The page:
KUALA LUMPUR (Reuters) - Malaysia’s central bank, counting on domestic demand to keep supporting growth while global expansion slows, held its key interest rate at 3.00% on Thursday as expected.
Bank Negara Malaysia (BNM) said its overnight policy rate MYINTR=ECI remains “accommodative”.
The central bank noted that several major economies have eased policy “but uncertainty from the prolonged trade disputes and geopolitical developments could lead to excessive financial market volatility”.
Nine out of 11 economists in a Reuters poll had forecast no change to BNM’S key rate. The other two predicted a 25 basis point cut.
“They’ve kind of saved their bullets for now,” said Charu Chanana, analyst of Continuum Economics said of the rate hold.
Malaysia was the only nation in Southeast Asia to report higher growth in the second quarter than the first, but the trade-dependent nation is worried about global growth and the U.S.-China trade war.
BNM maintained a 2019 growth projection of 4.3-4.8%, but said the range is “subject to further downside risks from worsening trade tensions, uncertainties in the global and domestic environment, and extended weakness in commodity-related sectors.”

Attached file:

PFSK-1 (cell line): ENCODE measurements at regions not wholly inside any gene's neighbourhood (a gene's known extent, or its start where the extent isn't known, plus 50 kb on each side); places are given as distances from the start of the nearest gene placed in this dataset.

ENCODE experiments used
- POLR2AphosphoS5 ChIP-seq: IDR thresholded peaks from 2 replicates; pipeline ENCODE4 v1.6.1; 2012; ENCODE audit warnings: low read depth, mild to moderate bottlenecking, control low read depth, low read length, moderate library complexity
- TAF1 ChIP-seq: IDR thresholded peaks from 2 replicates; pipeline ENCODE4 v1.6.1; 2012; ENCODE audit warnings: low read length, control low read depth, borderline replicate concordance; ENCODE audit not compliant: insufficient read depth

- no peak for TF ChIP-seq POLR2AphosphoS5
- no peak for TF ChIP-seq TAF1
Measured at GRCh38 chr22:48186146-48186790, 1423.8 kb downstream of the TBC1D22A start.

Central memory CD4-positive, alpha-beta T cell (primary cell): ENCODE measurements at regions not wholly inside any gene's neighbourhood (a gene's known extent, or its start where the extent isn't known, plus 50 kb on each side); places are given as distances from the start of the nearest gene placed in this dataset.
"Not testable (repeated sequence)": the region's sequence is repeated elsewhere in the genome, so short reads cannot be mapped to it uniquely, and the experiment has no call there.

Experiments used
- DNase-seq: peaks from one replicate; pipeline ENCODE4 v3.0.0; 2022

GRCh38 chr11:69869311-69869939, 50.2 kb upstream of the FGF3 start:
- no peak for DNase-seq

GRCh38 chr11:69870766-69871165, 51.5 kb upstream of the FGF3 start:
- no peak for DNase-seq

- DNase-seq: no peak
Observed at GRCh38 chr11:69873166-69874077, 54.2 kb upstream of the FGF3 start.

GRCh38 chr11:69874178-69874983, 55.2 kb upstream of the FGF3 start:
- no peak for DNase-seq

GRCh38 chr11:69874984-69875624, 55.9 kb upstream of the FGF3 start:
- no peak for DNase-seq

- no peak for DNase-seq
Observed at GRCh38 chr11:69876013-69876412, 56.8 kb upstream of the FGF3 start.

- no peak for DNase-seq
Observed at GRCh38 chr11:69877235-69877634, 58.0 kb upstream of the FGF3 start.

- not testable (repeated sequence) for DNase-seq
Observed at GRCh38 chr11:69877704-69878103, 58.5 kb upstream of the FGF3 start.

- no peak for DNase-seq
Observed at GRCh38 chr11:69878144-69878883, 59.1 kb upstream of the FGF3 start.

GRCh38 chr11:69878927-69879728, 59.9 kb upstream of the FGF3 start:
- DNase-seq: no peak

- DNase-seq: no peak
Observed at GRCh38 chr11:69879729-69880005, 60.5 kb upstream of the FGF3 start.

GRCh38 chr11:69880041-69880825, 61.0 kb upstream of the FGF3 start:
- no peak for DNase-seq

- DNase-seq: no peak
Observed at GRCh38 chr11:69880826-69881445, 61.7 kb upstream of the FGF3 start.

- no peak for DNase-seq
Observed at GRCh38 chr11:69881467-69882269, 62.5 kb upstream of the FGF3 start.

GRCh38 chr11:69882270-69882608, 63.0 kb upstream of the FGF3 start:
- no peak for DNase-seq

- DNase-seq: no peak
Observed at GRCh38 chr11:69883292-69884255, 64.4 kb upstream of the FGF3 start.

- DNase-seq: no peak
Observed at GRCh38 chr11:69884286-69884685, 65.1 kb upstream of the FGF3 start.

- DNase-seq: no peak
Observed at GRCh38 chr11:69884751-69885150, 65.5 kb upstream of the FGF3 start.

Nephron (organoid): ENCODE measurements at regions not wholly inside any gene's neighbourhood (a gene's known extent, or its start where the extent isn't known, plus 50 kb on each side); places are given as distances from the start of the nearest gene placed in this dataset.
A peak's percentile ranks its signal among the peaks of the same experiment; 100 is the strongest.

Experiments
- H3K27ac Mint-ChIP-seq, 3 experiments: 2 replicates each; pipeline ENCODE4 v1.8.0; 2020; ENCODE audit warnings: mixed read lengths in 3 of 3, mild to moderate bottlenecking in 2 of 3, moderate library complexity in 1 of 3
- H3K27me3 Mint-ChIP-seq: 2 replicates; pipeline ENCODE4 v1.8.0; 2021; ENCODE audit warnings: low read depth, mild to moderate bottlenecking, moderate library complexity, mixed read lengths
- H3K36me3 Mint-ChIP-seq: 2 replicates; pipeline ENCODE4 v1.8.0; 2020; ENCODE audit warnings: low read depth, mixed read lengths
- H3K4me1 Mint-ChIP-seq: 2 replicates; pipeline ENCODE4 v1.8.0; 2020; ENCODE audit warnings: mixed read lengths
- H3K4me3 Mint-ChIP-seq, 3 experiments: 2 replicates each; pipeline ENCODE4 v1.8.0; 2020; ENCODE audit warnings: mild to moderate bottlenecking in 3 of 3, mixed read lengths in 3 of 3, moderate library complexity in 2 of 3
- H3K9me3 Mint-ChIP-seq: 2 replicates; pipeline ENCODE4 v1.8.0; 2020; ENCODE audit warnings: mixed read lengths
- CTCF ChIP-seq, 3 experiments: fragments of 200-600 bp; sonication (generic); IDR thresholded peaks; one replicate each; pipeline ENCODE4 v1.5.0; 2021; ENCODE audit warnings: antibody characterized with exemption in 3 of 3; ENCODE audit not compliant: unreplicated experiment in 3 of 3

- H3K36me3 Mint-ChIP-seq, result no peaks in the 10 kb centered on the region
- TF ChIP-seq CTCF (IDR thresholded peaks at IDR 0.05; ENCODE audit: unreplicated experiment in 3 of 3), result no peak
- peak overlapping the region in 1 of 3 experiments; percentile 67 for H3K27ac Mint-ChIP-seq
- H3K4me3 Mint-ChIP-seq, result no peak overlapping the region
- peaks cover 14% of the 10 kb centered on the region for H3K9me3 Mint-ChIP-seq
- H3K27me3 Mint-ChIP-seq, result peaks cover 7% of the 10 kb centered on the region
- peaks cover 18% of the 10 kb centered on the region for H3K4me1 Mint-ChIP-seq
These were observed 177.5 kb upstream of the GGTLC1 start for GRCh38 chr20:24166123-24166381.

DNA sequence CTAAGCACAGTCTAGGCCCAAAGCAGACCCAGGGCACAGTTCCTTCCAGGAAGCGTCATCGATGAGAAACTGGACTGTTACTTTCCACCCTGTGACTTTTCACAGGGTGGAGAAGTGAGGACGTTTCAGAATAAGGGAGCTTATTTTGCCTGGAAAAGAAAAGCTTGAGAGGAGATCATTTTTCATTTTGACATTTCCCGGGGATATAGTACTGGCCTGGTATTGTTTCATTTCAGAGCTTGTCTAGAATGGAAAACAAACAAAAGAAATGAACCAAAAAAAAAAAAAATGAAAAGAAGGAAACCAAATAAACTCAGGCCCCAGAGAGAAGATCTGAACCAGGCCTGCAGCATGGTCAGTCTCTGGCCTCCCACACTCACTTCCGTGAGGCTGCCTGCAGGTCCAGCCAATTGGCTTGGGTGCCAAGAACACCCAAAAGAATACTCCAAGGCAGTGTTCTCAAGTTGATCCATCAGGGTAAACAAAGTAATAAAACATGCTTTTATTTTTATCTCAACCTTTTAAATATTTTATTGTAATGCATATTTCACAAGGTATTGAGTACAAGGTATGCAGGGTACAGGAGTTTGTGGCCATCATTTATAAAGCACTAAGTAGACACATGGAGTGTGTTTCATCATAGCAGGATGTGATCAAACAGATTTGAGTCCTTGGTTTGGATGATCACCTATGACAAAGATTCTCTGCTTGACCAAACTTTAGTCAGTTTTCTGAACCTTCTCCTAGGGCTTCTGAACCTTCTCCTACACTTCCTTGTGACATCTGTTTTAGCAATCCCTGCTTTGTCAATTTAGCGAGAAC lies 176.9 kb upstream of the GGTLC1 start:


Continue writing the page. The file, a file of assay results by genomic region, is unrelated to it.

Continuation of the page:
Maintaining the projection “provides reassurance as (BNM) expect growths to remain steady going into the second half”, said Julia Goh, economist for UOB Bank.
She predicted the key rate will be held the rest of this year.
Others disagree and expect at least one cut after the Federal Reserve cuts U.S. rates, as is expected at its policy meeting next week.
Capital Economics, predicting a Malaysia cut “soon”, said “Although growth has held up well recently, we don’t think this resilience will last. Consumer spending growth is set to slow following the recent jump in inflation.”
The annual inflation rate was 1.4% in July, the fastest pace in over a year as the effects of tax policy changes faded. BNM said the inflation will be higher for the rest of 2019 and into next year.
BNM cut its policy rate in May by 25 basis points, the first trim since 2016.
The central bank said diversified exports will partly mitigate the impact of softening global demand.
While exports weakened slightly in the first half, they unexpectedly grew 1.7% in July, on solid demand for manufactured goods and higher shipments to China.
However, July industrial production grew at its slowest pace in five years at 1.2% annually, on a sharp decline in mining output.
The ringgit MYR=, which did not move after the central bank announcement, has weakened about 0.9% against the dollar this year.
Reporting by Joseph Sipalan; Editing by Richard Borsuk